In the restaurant industry, success rates can be shockingly low. Yet there are a handful of eateries in Asheville that have stood the test of time.
July marks peak season for gathering wild edible mushroom in Western North Carolina, and many tasty varieties are already popping up on local restaurant menus.
There’s a lot of good that can come from the sharp end of a chef’s knife, the blunt pressure of a rolling pin or the flash of a deglazing pan. But more and more these days, the culinary greats seem to be taking off their aprons and stepping outside their kitchens to help shape their communities […]
The challenges of finding and maintaining kitchen help are not new to Asheville’s restaurant industry, but the problem seems to be growing for many local restaurateurs.
Double D’s Coffee and Desserts invites the community to be a part of its latest renovation project. Also in this week’s food news, Sunny Point Café hosts a benefit dinner for FEAST, Farm to Fender celebrates its grand opening and Seasonal School of Culinary Arts announces a week of classes with local celebrity chefs and authors.
Chef William Dissen has been one of the faces of Asheville’s culinary scene since he bought The Market Place restaurant from its founder, Mark Rosenstein, eight years ago. On the cusp of The Market Place’s 38th year in operation, Dissen recently announced his newest venture — a 150-seat farm-to-table restaurant in uptown Charlotte. Located just around the corner […]
Restaurateurs have long supported neighborhood artisans by enlisting them to create their signage and décor. But the ceramic vessels that hold Asheville’s locally sourced works of culinary art have largely remained standard-issue, industrially produced dinnerware. While many chefs would undoubtedly prefer to present their fare on unique, handcrafted dishes, there are plenty of reasons — […]
Several years ago, the Great Recession marked the beginning of the decline of the era of fine dining in Asheville. Chefs responded by reinventing the local restaurant scene to embrace a more casual, accessible approach to offering excellent cuisine.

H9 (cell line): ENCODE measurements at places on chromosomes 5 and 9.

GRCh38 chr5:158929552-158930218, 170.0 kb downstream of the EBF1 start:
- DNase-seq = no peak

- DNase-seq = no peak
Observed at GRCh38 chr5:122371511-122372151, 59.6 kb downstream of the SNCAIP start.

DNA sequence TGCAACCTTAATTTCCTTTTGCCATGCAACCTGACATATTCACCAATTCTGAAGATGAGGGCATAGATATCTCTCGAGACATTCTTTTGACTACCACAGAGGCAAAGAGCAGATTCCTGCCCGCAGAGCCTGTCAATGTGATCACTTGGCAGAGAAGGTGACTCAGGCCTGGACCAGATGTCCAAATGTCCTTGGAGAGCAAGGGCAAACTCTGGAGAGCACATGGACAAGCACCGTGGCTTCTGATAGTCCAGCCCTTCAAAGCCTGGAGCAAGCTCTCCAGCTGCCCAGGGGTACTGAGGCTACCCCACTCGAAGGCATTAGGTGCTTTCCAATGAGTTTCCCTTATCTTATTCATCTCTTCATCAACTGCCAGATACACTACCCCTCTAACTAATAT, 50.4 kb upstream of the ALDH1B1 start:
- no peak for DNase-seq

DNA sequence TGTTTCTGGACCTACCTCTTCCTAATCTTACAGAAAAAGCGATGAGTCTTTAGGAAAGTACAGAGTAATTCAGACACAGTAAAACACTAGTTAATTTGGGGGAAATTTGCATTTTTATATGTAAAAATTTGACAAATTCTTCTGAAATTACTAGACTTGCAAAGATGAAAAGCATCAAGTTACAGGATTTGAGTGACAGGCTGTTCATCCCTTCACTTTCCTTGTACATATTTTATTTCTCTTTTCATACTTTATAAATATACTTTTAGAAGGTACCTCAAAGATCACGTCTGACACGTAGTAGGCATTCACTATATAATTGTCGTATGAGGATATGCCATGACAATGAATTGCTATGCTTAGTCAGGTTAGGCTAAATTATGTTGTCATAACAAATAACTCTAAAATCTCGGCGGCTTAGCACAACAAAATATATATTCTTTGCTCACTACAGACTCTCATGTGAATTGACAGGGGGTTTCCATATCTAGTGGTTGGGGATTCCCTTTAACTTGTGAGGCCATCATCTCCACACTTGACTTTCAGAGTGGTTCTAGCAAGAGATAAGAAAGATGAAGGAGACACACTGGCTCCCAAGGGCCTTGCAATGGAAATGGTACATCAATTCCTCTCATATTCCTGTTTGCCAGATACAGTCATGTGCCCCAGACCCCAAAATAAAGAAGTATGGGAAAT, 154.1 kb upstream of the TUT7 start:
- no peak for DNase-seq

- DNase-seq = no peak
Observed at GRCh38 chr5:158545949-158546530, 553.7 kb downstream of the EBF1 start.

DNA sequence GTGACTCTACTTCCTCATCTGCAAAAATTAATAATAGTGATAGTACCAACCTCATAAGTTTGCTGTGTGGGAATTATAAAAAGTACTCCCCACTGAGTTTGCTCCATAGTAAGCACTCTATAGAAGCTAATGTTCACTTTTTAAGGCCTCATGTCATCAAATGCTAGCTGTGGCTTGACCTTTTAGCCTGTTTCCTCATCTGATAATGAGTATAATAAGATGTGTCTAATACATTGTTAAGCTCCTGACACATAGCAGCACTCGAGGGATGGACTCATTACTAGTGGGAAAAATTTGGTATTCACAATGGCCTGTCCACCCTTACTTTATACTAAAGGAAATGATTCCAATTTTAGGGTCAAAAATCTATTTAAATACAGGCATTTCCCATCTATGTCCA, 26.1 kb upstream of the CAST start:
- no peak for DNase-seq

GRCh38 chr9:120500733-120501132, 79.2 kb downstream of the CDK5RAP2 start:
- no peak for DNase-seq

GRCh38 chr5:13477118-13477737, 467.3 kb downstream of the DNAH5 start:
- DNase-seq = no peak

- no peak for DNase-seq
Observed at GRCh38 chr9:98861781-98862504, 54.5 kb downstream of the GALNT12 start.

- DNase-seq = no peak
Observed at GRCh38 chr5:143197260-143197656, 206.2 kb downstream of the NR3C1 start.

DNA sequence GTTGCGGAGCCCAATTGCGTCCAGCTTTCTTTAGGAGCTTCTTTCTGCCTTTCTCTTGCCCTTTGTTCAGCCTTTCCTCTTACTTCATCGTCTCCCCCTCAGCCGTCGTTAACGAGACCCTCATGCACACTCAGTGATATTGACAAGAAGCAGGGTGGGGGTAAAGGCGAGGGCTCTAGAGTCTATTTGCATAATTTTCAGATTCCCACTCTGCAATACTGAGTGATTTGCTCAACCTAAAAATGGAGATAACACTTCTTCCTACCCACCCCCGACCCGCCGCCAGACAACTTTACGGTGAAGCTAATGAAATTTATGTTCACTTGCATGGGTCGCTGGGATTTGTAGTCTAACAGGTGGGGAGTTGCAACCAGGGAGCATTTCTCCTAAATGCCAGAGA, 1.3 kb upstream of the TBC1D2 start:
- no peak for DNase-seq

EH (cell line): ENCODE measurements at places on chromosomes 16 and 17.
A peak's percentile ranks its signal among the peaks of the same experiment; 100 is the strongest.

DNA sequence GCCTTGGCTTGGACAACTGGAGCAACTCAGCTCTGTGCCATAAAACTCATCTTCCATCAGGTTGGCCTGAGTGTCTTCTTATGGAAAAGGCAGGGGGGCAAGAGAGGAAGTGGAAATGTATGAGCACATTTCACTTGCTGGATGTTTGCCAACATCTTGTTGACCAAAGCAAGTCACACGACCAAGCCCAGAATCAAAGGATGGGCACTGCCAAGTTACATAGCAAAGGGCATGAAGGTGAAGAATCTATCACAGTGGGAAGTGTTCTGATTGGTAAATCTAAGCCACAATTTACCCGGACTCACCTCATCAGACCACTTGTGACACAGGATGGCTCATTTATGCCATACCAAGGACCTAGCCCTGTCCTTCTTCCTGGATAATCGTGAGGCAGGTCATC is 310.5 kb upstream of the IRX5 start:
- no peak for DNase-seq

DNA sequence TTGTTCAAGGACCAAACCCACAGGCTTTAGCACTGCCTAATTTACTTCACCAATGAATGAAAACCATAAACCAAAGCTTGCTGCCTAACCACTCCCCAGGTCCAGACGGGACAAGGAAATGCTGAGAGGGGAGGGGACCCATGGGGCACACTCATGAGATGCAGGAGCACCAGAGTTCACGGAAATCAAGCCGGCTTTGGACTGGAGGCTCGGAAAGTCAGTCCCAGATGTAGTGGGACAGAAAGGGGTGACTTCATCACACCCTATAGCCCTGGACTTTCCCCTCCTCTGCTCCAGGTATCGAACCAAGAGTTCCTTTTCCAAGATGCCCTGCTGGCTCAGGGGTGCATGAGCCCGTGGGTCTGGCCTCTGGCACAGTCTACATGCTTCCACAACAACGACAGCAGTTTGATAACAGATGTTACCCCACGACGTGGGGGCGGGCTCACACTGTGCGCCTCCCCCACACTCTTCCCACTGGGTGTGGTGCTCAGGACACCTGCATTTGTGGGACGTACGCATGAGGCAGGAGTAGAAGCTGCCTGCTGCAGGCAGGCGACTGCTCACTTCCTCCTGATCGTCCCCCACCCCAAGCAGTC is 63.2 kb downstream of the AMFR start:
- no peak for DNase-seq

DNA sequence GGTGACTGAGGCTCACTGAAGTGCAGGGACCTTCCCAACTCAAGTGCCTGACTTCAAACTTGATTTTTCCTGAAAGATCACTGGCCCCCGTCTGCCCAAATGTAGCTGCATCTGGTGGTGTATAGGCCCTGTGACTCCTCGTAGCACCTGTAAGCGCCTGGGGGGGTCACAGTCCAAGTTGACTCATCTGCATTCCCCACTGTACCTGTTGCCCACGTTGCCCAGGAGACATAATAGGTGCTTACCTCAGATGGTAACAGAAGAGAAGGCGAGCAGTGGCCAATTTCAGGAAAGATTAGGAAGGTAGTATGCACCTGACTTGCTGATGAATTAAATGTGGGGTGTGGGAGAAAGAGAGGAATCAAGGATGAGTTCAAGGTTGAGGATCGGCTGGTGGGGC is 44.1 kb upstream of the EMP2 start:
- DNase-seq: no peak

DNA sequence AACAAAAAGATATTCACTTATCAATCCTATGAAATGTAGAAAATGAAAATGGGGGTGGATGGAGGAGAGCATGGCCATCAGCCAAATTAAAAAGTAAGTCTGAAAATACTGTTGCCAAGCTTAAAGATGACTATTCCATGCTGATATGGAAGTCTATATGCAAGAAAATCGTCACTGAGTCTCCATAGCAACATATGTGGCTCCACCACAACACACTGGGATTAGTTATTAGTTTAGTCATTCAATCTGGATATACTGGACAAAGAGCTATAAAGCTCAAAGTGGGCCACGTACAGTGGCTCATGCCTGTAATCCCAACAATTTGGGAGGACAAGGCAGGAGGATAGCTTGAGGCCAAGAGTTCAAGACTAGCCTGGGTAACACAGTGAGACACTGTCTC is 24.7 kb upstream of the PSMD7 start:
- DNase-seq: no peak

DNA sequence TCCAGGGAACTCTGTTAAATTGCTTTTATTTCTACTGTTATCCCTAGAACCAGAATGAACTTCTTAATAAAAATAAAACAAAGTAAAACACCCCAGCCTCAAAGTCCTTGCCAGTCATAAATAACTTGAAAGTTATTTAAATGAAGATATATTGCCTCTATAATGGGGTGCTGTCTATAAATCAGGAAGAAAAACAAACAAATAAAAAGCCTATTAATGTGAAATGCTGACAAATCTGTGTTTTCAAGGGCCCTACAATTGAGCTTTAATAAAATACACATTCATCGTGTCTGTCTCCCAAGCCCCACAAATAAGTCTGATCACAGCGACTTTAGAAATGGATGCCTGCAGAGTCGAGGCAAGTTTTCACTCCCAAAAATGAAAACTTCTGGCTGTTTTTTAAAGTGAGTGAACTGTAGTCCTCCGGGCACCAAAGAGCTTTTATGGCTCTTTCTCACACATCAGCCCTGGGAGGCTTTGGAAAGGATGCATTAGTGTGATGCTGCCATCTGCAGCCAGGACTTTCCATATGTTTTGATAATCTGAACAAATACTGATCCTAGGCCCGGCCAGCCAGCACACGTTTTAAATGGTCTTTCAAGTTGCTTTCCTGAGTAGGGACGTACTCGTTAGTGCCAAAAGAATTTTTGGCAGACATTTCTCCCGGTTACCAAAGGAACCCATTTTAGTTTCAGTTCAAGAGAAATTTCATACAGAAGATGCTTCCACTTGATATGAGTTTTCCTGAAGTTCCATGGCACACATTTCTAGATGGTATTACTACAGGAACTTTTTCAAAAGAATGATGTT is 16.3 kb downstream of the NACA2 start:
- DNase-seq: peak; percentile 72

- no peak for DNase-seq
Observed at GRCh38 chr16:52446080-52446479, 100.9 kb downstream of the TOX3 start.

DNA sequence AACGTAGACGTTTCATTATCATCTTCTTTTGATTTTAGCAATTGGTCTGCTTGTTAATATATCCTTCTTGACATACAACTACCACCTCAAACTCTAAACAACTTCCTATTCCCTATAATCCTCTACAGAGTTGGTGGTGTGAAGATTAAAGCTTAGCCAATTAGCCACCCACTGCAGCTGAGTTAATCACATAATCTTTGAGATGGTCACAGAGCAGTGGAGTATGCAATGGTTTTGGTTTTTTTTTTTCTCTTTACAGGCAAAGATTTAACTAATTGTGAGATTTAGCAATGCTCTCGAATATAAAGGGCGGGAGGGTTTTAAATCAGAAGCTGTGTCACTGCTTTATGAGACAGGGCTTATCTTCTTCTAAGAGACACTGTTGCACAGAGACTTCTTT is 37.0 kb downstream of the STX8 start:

In early February, downtown restaurant The Market Place hosted more than 20 chefs and Appalachian food artisans and experts for the James Beard Foundation’s inaugural Chefs at Work on Policy and Change salon. The private discussion allowed participants to dig deeply into issues of sustainability, food inequality and cultural heritage.
Whether advocating for change or dishing about microgreens, Asheville is filled with chefs who hold community close to heart.
Later this year, legislators will vote on the Child Nutrition Reauthorization, which affects funding and guidelines for the National School Lunch Program among other youth food programs.
Hemp enthusiasts prepare for industrial cultivation legalization with the inaugural HempX festival. Meanwhile, Earth Fare celebrates its 40th year; Burial Beer Co. hosts a farmhouse ale-themed foodie event; and The Market Place chef William Dissen gives English muffins a new level of pizazz.
Not only did Dissen amass tales of glacier hikes, bear sightings and filleting salmon minutes after the catch, but the chef also returned to the Market Place with a renewed dedication to inspire his team on the subject of product sourcing.
Days ago, the chef arrived in Bristol Bay, Alaska and agreed to take Xpress’ entire readership along for a sockeye salmon sourcing adventure by sharing updates and photographs of his trip. Here is his final check-in.
The Market Place chef William Dissen is traveling to Bristol Bay, Alaska, and he’s agreed to take Xpress’ entire readership along for the ride by sharing updates and photographs of “one of the most sustainable fisheries on the planet.”
Tickets for the second Western North Carolina Battle of the Burger are on sale this week. Plus, local restaurants and wineries have special events planned for Independence Day.
This week, chef Dissen is traveling to Bristol Bay, Alaska, and he’s agreed to take Xpress’ entire readership along for the ride by sharing updates and photographs of “one of the most sustainable fisheries on the planet.”
This week: MetroWines transforms into a living estate-sale venue, a new Cajun restaurant comes to downtown and The Market Place has ramps.
Known nationally for his activism in food-related issues, the chef and owner of Asheville landmark restaurant The Market Place today joins 10 other chefs from around the country to meet with legislators in Washington, D.C., to discuss international food aid.
It’s the monster hit, the one you just can’t get away from. For musicians, it’s that one song that, if left unplayed at a show, will leave fans outraged. And for a chef, that hit might be fried chicken okra fries or a “f**king burger.”
Asheville chef William Dissen, owner and executive chef at The Market Place, championed states’ rights to enforce genetically modified organism (GMO) food labeling during an activist trip to Capitol Hill earlier this December. Dissen and about two dozen other renowned chefs spoke against the DARK Act (or “Denying Americans the Right to Know”), a proposed bill […]